This article explains the problems with wood burning and the solutions you can take to reduce the impact on air pollution and your health.
If you have a complaint about nuisance wood burning and smoke, please contact your local council. If you or your loved ones are vulnerable to air pollution, you can follow air pollution forecasts, such as DEFRA-Air or try the AirVisual app.
Many people aren’t aware that household burning, such as stoves, open fires and bonfires, is the biggest contributor to particulate matter pollution. Also that carbon monoxide, nitrogen dioxide and particulates from domestic appliances, such as boilers, heaters, fires and stoves, which burn carbon and fossil fuels, such as gas, coal and wood, causes poor indoor air quality.
Inhalation of particulate matter pollution has health impacts and there is no safe level. Long-term exposure to particulates increases age-specific mortality risk, particularly from cardiovascular causes. Short-term exposure to high concentrations of particulates can exacerbate lung and heart conditions, significantly affecting quality of life, and increasing deaths and hospital admissions.
Are you thinking of having a bonfire? Can you avoid burning, burn cleaner and burn safely to protect the health of your family and community?
Avoid burning: Instead of having a bonfire, compost garden waste at home or through council garden waste collections and dispose of household waste safely through waste and recycling services. Read more here.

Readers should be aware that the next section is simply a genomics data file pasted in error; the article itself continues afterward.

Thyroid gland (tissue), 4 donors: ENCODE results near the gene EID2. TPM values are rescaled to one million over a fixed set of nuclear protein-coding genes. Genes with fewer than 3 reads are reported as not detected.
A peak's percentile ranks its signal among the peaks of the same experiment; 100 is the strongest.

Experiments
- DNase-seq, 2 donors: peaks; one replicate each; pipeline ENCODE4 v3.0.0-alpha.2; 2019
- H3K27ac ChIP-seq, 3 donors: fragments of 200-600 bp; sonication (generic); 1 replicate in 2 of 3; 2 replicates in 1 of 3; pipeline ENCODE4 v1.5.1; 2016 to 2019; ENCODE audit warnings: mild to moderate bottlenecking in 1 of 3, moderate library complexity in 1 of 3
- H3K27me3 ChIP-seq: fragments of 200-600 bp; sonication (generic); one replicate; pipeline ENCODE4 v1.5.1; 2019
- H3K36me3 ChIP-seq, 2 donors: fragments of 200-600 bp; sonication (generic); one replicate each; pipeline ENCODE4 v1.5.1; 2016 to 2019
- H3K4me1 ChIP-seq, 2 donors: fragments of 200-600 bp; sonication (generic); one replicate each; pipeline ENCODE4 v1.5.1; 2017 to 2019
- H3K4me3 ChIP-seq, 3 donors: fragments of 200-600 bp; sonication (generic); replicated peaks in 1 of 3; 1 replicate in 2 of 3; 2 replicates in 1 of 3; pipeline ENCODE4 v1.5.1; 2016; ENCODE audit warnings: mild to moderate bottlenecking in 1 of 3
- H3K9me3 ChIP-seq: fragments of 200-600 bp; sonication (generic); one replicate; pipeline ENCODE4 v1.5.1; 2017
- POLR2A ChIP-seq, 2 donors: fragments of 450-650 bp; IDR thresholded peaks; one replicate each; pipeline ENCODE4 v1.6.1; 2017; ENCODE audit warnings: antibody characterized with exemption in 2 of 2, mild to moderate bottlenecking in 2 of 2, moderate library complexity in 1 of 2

Burn cleaner: If you do need to have a bonfire, only burn dry, untreated wood and don’t burn household or wet garden waste , including rubber tyres, plastics and wood with varnish or paint. Read more here.
Burn Safely: Follow fire safety advice, be aware of the impacts of air pollution and consider your neighbours, community and wildlife before building and lighting a fire. Read more here.
The government are phasing out two of the most polluting fuels, traditional house coal and wet wood, to help improve air quality.
The ‘Ready to Burn’ logo has been introduced to help customers choose less polluting alternatives, dry wood and manufactured solid fuels. Read more here.
We know that wood burners are cosy and nostalgic and that people have chosen them for environmental reasons, but we can all do our bit to reduce pollution in our home and neighbourhood. If you burn less, burn cleaner, burn better and burn different you’ll be reducing and avoiding outdoor and indoor air pollution and the associated health impacts for your family and community.
Burn less: Reduce burning of solid fuel where possible, keep the use of stoves and fires to particularly cold weather and choose other heating options if suitable or available. Consider the amount and type of fuel or wood you buy ahead of winter months.
We’re conscious there are households that burn wood to keep warm, and it’s important for your health and wellbeing to stay warm and well. If you do rely on solid fuel for heating, please use authorised fuels and exempt appliances, or consider switching fuels.
Burn better: Use efficient appliances, such as DEFRA exempt, EU Ecodesign 2022 or ClearSkies mark, and service and clean them regularly. ‘Burn Right‘ in your appliance, including not shutting off air or allowing the temperature to drop. Read more here.
Burn different: If possible, switch heating source to no or low emission fuels, such as renewable, electric or gas alternatives, which will reduce particulate pollution and can reduce carbon emissions.
Other ways to reduce and avoid air pollution from wood burning and heating include: